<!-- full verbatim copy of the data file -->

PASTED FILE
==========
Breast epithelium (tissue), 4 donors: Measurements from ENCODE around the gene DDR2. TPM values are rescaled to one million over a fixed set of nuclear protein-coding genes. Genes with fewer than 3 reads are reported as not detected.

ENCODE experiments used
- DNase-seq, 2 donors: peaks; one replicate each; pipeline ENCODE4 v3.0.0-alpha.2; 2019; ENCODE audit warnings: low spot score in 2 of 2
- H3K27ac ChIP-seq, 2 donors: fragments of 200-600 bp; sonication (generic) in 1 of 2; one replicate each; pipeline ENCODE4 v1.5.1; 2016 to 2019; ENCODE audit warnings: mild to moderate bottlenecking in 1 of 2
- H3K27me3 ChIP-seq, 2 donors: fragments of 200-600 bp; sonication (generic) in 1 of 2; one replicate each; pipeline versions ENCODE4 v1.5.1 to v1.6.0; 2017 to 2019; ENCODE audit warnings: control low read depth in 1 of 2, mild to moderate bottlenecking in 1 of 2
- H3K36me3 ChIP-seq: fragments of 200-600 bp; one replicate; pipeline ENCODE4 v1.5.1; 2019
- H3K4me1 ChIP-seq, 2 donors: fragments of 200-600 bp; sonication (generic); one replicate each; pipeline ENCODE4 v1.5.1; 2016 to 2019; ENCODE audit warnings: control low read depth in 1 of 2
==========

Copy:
Breast epithelium (tissue), 4 donors: Measurements from ENCODE around the gene DDR2. TPM values are rescaled to one million over a fixed set of nuclear protein-coding genes. Genes with fewer than 3 reads are reported as not detected.

ENCODE experiments used
- DNase-seq, 2 donors: peaks; one replicate each; pipeline ENCODE4 v3.0.0-alpha.2; 2019; ENCODE audit warnings: low spot score in 2 of 2
- H3K27ac ChIP-seq, 2 donors: fragments of 200-600 bp; sonication (generic) in 1 of 2; one replicate each; pipeline ENCODE4 v1.5.1; 2016 to 2019; ENCODE audit warnings: mild to moderate bottlenecking in 1 of 2
- H3K27me3 ChIP-seq, 2 donors: fragments of 200-600 bp; sonication (generic) in 1 of 2; one replicate each; pipeline versions ENCODE4 v1.5.1 to v1.6.0; 2017 to 2019; ENCODE audit warnings: control low read depth in 1 of 2, mild to moderate bottlenecking in 1 of 2
- H3K36me3 ChIP-seq: fragments of 200-600 bp; one replicate; pipeline ENCODE4 v1.5.1; 2019
- H3K4me1 ChIP-seq, 2 donors: fragments of 200-600 bp; sonication (generic); one replicate each; pipeline ENCODE4 v1.5.1; 2016 to 2019; ENCODE audit warnings: control low read depth in 1 of 2